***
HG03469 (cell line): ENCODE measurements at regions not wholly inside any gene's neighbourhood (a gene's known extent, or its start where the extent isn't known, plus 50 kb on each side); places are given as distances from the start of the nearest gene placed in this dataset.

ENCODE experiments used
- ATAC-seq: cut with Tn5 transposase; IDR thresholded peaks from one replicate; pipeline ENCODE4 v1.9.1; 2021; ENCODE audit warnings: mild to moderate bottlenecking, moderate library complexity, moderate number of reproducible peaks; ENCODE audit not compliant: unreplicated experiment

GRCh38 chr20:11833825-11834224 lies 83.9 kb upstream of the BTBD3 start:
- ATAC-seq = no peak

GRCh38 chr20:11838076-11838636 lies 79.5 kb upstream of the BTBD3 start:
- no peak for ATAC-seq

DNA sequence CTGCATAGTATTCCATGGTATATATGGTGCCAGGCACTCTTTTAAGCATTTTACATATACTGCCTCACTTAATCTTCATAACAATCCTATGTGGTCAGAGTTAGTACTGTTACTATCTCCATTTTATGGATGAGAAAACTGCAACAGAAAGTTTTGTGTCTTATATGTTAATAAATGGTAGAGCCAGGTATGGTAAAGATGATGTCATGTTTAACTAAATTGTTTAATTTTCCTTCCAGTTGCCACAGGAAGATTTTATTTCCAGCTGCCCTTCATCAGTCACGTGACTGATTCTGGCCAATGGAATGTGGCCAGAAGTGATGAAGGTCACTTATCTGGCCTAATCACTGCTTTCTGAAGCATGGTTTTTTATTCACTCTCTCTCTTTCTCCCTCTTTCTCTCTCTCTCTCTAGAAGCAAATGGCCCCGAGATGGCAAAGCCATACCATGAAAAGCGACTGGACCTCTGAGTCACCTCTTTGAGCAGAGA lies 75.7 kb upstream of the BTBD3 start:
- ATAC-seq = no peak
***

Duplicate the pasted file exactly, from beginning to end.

HG03469 (cell line): ENCODE measurements at regions not wholly inside any gene's neighbourhood (a gene's known extent, or its start where the extent isn't known, plus 50 kb on each side); places are given as distances from the start of the nearest gene placed in this dataset.

ENCODE experiments used
- ATAC-seq: cut with Tn5 transposase; IDR thresholded peaks from one replicate; pipeline ENCODE4 v1.9.1; 2021; ENCODE audit warnings: mild to moderate bottlenecking, moderate library complexity, moderate number of reproducible peaks; ENCODE audit not compliant: unreplicated experiment

GRCh38 chr20:11833825-11834224 lies 83.9 kb upstream of the BTBD3 start:
- ATAC-seq = no peak

GRCh38 chr20:11838076-11838636 lies 79.5 kb upstream of the BTBD3 start:
- no peak for ATAC-seq

DNA sequence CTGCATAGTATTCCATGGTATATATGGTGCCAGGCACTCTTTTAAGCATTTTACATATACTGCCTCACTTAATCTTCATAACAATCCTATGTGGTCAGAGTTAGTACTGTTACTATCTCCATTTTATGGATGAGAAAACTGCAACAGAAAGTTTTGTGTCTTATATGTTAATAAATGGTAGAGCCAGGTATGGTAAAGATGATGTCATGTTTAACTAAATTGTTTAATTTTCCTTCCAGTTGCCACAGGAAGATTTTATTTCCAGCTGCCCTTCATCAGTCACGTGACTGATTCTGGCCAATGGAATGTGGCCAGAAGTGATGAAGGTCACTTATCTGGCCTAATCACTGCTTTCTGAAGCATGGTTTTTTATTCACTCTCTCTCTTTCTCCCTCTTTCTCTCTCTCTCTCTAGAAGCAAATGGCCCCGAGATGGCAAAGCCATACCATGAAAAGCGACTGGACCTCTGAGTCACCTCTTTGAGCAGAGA lies 75.7 kb upstream of the BTBD3 start:
- ATAC-seq = no peak